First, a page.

Virtual Q&A for the Avant-garde, Bold & Cute! program: 9/22 (Thu) 8PM EDT
Virtual streaming available in the U.S. from 9/16 12:00 AM EDT - 9/29 11:59 PM EDT.
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Dir. by Olive Nwosu
Nigeria | 2021 | Drama | 15 min
In search of healing, a young woman returns home, to Nigeria, the country of her birth.
Born in Lagos, Nigeria, Olive Nwosu (she/her) was a BAFTA-Pigott 2020 Scholar, Alex Sichel Fellow at Columbia University, and an ‘African Promises’ director selected by the Institut Français. Nwosu’s work is informed by the intersectional nature of her life across multiple continents and identities. Her mission is to tell urgent, cinematic, African stories. She is a 2022 Sundance Screenwriting Fellow. Her short films, Troublemaker and BIFA-nominated Masquerade, have played worldwide at festivals including TIFF, Sundance, LFF, Clermont-Ferrand and the Hamptons, where it won Best Narrative Short 2021.
" Egúngún was born from a desire to investigate my own feelings on the notion of ‘Home’ – as place and as construct, a space where we can be ourselves. A wanderer myself, who has lived in different identities and places, it’s a question I often grapple with: the sense of different lived selves, and possibilities of selves. How Fate takes us down one road – and what other versions of a life are out there. I tried to explore this feeling with the characters of the two women. Salewa embodies one version of the displaced, the Other, in search of a dream that can never quite be realised. Her whole life, a part of herself has always been hidden. She has always been masquerading. At home in Lagos, her sexual identity was hidden. In London, married to an English woman, her nationality, her Nigerianness, has been erased. She yearns for a self that often feels imaginary. In contrast, at home in Nigeria, Ebun too is masquerading. But unlike Salewa, she might have stopped yearning. She has accepted what is, and has put what could (have) be(en) behind her… At least, until the two women meet. Often, circumstances dictate these things. In this way, I think the film is a meditation on identity and memory and duty. And really, on the injustice, randomness, and beauty of it all. Hopefully, it’s also about a kind of healing – of Past, of Self, of Ego, after a long time of masquerading. An ode to acceptance and letting go."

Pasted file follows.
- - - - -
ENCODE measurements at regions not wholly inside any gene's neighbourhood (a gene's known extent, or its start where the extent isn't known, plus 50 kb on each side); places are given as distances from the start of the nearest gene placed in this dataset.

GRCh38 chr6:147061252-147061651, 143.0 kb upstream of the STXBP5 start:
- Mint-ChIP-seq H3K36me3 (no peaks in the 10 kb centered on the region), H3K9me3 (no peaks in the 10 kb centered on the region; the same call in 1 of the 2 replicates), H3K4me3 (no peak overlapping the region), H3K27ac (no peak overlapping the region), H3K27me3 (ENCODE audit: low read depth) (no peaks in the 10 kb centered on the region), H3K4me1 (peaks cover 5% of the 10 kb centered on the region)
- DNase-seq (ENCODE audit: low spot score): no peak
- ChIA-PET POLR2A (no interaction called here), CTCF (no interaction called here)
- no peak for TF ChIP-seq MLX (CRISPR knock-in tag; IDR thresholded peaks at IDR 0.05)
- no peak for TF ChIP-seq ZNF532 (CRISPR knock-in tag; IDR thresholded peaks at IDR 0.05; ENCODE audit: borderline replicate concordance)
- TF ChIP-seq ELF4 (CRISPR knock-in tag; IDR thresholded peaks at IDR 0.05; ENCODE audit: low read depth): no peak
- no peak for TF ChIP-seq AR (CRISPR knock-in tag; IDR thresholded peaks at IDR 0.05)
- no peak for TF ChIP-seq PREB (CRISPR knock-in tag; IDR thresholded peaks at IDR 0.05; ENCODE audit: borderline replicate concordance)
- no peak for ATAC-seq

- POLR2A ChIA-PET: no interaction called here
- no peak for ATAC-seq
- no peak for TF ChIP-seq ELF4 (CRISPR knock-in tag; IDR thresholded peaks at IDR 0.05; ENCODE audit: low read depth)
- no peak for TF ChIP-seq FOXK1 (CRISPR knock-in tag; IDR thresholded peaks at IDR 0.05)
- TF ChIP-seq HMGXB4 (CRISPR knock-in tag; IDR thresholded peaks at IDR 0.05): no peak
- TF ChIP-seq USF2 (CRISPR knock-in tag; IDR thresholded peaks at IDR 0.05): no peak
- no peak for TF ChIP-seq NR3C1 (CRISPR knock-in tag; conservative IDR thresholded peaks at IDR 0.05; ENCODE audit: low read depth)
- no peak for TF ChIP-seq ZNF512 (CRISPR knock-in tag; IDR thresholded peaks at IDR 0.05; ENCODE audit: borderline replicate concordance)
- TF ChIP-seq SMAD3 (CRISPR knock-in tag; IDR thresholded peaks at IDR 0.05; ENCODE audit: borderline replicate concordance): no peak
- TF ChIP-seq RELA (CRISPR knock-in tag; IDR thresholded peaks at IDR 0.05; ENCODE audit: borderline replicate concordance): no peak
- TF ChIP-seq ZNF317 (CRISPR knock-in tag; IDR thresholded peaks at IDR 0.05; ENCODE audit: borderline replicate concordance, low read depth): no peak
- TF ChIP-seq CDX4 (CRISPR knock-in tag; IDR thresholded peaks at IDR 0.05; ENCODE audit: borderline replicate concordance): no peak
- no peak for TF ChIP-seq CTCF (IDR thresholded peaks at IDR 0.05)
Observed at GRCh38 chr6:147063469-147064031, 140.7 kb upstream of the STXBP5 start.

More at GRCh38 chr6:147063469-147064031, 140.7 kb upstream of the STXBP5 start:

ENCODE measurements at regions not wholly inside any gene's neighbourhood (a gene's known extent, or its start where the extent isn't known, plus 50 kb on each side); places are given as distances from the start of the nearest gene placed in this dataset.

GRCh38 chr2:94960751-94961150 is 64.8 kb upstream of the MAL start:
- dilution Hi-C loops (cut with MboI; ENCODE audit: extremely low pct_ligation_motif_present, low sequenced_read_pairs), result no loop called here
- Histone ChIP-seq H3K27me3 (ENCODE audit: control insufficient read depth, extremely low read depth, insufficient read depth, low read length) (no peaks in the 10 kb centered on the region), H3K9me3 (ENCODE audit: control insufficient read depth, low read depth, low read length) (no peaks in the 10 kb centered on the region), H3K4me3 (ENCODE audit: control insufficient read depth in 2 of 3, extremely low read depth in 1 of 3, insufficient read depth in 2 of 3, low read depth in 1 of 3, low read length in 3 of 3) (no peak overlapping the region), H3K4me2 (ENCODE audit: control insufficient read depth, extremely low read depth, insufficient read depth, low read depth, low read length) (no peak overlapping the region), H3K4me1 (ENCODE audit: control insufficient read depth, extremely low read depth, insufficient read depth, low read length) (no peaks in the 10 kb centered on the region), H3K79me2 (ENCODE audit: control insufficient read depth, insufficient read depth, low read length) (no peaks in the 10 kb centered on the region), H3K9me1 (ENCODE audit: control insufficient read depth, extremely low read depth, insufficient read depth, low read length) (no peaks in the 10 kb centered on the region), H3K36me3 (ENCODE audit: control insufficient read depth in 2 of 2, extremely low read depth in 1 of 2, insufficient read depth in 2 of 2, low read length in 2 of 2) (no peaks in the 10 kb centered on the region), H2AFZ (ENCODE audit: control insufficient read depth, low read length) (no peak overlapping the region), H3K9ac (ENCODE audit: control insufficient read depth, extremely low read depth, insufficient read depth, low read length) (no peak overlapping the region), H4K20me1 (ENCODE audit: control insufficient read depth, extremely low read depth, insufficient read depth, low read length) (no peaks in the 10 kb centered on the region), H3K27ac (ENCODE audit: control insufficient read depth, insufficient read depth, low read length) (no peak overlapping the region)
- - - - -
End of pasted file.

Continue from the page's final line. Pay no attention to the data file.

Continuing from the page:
- Olive Nwosu